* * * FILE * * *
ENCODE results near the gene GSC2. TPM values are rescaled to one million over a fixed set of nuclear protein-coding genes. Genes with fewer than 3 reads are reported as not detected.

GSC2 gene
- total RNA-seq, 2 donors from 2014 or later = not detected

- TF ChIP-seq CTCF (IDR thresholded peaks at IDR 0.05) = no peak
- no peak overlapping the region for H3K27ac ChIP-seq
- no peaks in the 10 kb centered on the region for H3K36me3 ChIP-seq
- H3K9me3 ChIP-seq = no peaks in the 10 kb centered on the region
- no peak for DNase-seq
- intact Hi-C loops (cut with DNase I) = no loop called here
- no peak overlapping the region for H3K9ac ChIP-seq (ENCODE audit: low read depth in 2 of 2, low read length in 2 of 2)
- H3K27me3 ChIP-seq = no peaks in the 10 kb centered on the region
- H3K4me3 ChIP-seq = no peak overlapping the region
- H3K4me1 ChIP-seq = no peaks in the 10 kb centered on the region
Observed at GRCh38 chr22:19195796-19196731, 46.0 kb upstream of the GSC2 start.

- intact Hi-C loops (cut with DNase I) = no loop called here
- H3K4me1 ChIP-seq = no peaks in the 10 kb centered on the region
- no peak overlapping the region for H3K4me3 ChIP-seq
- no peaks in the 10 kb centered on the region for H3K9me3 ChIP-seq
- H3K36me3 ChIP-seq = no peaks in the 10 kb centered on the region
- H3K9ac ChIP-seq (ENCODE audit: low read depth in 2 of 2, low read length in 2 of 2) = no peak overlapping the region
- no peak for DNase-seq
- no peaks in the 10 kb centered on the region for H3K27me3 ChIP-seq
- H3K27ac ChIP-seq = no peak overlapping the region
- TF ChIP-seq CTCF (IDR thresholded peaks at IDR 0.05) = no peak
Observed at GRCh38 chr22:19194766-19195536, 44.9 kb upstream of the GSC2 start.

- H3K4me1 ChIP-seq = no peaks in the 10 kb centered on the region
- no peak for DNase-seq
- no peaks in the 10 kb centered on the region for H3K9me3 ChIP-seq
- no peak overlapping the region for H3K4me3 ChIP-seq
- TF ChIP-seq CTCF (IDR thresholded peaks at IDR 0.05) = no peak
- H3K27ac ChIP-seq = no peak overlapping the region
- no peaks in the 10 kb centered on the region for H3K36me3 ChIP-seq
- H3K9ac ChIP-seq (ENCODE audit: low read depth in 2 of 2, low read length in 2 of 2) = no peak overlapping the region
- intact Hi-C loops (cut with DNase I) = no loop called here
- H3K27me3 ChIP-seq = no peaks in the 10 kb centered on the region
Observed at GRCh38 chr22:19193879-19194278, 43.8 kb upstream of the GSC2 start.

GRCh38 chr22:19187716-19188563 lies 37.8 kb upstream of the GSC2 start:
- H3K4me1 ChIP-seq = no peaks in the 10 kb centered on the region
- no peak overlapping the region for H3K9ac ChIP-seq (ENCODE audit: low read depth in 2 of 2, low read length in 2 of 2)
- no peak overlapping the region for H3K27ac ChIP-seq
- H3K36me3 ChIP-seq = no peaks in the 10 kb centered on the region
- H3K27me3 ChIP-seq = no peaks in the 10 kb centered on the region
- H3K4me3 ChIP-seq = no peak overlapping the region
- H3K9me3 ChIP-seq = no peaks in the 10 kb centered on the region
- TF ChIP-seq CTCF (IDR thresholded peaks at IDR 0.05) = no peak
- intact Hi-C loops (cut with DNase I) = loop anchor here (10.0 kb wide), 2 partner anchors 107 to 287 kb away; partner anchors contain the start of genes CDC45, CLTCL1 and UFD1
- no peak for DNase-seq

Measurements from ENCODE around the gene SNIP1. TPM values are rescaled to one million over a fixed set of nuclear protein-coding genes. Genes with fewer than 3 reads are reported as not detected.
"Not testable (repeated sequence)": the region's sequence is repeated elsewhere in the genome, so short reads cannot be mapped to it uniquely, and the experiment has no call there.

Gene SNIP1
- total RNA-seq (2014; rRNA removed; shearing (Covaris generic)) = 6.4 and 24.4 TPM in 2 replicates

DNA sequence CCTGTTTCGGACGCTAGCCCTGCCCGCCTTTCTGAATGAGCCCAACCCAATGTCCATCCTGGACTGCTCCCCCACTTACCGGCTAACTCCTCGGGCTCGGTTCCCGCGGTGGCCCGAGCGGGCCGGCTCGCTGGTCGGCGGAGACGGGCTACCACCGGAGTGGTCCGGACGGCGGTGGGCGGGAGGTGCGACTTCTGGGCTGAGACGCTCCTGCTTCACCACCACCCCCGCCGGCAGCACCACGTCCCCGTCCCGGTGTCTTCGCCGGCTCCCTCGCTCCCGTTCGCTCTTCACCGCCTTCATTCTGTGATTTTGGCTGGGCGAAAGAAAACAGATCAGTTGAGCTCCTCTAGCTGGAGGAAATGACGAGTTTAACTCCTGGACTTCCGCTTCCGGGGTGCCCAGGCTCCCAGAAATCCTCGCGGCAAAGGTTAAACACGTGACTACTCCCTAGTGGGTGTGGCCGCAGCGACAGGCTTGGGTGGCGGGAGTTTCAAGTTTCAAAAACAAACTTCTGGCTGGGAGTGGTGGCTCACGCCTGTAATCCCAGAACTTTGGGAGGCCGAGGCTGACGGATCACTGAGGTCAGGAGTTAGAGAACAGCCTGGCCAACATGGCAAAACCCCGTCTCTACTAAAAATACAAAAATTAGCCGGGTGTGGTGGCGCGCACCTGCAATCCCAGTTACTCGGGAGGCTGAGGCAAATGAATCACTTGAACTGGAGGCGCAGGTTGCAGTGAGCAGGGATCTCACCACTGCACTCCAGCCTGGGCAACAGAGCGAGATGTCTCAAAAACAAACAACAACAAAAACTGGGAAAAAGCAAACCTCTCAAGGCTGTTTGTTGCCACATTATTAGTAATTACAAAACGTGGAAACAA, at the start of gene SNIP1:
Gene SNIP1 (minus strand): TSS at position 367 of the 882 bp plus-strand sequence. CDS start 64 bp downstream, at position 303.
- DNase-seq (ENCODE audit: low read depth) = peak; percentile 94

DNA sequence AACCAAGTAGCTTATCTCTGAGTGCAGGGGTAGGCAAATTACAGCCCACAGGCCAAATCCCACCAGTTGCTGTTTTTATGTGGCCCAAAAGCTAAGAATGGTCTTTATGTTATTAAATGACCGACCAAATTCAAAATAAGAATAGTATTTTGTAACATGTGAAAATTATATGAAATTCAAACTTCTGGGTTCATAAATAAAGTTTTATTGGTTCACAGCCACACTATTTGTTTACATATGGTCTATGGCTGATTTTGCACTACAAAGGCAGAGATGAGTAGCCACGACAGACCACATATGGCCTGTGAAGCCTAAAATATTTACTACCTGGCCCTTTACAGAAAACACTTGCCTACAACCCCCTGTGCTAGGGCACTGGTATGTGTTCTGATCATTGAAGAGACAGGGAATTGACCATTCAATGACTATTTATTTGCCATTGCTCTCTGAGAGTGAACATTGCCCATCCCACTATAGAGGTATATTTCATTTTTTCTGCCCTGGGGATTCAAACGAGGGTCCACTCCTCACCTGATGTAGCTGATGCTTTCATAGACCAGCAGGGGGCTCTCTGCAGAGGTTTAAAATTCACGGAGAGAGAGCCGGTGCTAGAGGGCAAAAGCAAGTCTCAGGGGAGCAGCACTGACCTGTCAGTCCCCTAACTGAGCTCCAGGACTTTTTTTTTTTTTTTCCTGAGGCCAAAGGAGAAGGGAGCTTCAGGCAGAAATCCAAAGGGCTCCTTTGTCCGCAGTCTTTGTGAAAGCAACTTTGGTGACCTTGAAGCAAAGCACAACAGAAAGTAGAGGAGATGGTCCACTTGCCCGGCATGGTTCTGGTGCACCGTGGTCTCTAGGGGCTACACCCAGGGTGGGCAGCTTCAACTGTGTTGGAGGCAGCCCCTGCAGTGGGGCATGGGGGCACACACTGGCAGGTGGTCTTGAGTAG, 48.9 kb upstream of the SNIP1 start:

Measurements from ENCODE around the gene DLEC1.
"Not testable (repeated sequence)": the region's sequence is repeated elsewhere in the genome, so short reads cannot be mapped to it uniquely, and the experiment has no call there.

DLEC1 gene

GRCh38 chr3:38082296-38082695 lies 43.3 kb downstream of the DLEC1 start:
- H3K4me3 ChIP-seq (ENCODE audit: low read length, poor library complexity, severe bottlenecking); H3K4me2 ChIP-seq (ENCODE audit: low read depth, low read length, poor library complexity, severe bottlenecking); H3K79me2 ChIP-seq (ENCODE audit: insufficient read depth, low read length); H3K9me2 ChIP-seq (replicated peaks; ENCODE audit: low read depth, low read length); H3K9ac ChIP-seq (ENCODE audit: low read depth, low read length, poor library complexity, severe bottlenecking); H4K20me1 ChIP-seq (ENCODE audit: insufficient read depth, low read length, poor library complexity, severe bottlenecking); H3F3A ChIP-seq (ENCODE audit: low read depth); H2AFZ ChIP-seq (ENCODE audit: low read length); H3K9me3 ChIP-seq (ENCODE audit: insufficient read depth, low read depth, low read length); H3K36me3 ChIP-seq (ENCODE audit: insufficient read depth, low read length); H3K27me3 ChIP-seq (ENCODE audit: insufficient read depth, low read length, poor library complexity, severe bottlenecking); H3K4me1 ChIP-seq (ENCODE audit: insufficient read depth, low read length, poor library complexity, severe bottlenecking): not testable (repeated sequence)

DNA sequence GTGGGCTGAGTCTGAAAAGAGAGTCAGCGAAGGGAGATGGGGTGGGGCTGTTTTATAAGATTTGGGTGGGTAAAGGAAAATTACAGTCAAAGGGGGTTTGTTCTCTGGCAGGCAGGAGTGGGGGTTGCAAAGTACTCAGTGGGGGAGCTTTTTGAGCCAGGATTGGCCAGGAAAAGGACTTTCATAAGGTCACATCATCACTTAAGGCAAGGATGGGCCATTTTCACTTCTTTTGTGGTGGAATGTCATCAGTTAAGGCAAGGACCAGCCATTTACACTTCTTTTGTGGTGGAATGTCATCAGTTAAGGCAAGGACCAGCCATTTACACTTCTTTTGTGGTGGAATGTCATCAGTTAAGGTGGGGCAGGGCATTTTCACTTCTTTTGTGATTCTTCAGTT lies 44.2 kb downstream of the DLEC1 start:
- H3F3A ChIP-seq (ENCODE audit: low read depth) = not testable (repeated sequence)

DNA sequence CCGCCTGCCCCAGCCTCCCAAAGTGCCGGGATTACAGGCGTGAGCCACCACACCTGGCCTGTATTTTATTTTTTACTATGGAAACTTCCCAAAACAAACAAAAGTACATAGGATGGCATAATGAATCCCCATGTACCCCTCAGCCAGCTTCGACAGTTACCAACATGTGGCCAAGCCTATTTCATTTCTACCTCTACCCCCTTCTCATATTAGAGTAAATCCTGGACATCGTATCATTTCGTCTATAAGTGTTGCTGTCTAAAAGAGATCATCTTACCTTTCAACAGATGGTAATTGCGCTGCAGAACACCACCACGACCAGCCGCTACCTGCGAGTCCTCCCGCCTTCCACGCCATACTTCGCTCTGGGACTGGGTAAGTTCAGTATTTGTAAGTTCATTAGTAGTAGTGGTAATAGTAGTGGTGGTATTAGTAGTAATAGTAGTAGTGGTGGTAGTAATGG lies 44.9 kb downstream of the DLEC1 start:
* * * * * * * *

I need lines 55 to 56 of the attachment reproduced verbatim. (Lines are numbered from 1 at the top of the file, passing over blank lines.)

DNA sequence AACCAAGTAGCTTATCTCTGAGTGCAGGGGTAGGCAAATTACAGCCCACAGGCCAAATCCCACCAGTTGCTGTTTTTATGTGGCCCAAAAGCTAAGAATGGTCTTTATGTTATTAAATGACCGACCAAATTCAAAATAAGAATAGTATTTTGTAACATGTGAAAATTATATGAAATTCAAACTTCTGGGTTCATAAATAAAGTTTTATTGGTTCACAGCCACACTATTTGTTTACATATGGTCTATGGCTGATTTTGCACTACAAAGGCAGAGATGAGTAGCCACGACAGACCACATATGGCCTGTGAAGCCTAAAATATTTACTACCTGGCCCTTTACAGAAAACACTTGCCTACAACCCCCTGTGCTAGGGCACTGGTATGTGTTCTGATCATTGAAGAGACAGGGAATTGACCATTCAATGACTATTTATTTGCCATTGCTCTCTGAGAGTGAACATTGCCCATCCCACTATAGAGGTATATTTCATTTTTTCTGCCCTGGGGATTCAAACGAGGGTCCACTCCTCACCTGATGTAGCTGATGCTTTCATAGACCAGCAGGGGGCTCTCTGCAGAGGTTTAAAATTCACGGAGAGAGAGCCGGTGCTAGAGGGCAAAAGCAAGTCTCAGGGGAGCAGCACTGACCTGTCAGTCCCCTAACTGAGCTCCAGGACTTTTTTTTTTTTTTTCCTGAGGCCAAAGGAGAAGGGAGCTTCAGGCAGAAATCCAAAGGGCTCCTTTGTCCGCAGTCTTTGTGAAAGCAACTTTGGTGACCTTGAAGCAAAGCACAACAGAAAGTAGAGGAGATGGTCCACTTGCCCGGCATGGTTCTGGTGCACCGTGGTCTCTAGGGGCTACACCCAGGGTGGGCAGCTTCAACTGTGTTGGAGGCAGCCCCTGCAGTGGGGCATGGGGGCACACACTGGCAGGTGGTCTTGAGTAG, 48.9 kb upstream of the SNIP1 start:

Measurements from ENCODE around the gene DLEC1.